However, there are times when the organization doesn’t have enough revenue to meet its liabilities, resulting in a budgetary deficit. At that time, the entity can use its accumulated fund to pay off various operating expenses, procure assets, or realize any other financial purpose.

An organization usually opens a savings account to keep its accumulated fund since it allows the NPO to withdraw funds without any penalties or charges. However, some NPOs select alternative options for retaining the sum where they can earn interest, like in an interest-bearing checking account.

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How To Calculate Accumulated Fund?

The accumulated fund is the reserved balance of the budgetary surpluses a non-profit organization generates over the years. A budgetary surplus is an additional revenue the NPO has after paying off its annual expenses. It is denoted as:

Budgetary Surplus = Revenue – Expenditure

Thus, it is a positive or debit balance of the income and expenditure account.

Similarly, the budgetary deficit is adjusted from the accumulated fund. A budgetary deficit is the excess of expenditure over the revenue of a non-profit organization in a particular accounting year. It is represented as:

Budgetary Deficit = Expenditure – Revenue

Thus, it is a negative or credit balance of the income and expenditure account.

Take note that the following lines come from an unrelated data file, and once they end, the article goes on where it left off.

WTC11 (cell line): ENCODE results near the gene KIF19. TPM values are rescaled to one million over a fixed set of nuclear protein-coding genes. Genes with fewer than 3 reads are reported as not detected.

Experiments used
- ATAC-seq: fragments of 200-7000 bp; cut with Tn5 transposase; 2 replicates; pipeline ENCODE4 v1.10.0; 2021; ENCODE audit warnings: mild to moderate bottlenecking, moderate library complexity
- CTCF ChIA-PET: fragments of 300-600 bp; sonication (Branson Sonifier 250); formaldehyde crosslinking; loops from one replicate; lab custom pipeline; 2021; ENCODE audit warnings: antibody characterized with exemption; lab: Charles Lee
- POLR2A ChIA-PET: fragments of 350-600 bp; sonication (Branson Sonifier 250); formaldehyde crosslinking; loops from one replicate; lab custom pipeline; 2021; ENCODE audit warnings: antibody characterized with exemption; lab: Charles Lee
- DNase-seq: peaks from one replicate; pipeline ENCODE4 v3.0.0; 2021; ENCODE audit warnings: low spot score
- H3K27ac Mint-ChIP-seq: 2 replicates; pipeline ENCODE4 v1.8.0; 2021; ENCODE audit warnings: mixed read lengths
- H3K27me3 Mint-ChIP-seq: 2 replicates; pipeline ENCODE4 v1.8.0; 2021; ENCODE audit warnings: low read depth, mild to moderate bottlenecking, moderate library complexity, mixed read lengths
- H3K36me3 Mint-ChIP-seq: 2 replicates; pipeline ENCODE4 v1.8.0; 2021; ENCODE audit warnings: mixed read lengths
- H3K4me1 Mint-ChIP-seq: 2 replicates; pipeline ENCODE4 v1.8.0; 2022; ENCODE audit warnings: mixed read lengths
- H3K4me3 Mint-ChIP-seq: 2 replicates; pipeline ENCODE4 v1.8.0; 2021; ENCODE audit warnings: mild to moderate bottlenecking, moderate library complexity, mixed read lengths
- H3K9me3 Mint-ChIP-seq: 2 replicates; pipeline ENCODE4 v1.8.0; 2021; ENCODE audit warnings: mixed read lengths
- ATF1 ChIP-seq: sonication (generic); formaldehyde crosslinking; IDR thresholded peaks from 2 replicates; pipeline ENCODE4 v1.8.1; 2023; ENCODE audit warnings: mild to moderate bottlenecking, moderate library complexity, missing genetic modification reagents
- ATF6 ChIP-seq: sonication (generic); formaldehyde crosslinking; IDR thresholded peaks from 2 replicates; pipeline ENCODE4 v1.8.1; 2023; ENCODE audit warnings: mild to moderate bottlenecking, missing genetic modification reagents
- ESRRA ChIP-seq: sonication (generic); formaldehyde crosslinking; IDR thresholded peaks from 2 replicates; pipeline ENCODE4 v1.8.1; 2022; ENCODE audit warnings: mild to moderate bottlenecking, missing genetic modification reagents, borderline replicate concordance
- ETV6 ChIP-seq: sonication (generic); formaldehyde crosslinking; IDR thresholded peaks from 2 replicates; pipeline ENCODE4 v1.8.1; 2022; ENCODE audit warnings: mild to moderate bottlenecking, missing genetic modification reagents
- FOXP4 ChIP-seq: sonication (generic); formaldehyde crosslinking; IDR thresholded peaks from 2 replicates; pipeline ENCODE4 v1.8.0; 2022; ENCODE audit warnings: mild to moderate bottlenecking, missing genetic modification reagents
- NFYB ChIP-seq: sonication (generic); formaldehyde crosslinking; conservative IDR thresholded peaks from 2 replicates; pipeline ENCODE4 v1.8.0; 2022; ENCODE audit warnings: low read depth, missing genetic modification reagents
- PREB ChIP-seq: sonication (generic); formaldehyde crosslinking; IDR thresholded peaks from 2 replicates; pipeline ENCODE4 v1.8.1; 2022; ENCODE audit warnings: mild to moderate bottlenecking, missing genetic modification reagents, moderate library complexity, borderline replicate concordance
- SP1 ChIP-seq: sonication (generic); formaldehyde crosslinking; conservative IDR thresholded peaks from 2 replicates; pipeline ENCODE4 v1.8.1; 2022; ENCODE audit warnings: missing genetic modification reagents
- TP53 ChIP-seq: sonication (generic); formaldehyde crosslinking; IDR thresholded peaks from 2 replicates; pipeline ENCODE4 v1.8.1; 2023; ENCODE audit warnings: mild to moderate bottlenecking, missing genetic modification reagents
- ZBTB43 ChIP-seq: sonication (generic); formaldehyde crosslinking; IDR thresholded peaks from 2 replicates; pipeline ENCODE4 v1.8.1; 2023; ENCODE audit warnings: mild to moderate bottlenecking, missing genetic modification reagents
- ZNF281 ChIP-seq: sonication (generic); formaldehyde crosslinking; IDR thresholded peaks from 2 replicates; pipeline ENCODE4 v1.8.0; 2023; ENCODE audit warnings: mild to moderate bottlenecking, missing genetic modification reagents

Accumulated fund calculation adjustment:

1. In case of a budgetary surplus, the amount makes an addition to the accumulated fund.

2. When there is a budgetary deficit, the amount is deducted from the accumulated fund.

Examples

Check out these examples to get a better idea:

Example #1

In 2021, the GoHigh club generated revenue of $141,000 and incurred an expenditure of $119,000. Thus, there was a budgetary surplus of $22,000 ($141,000 – $119,000). In the following year, the club makes a revenue of $110,000 and incurs an expenditure of $113,000. Thus, it has a budgetary deficit of $3,000 ($113,000 – $110,000). 

The accumulated fund of the organization at the beginning of the accounting year 2021 was $65,000. Thus, the accumulated fund balance at the end of the year 2022 is as follows:

$65,000 + $22,000 – $3,000 = $84,000

Example #2

2016 report suggested that the non-profit humanitarian organization American Red Cross has utilized its surplus funds from the Haiti program on internal expenses. The accumulated funds were directed from the donations from the Haiti earthquakes that took place in 2010. The allegations also included false disclosure of accumulated funds balance by the charity. 

Accumulated Fund vs Income Fund vs Distributed Fund

The accumulated fund is a completely different concept from the income and distributed funds. The broad distinctions between the three terms are as follows: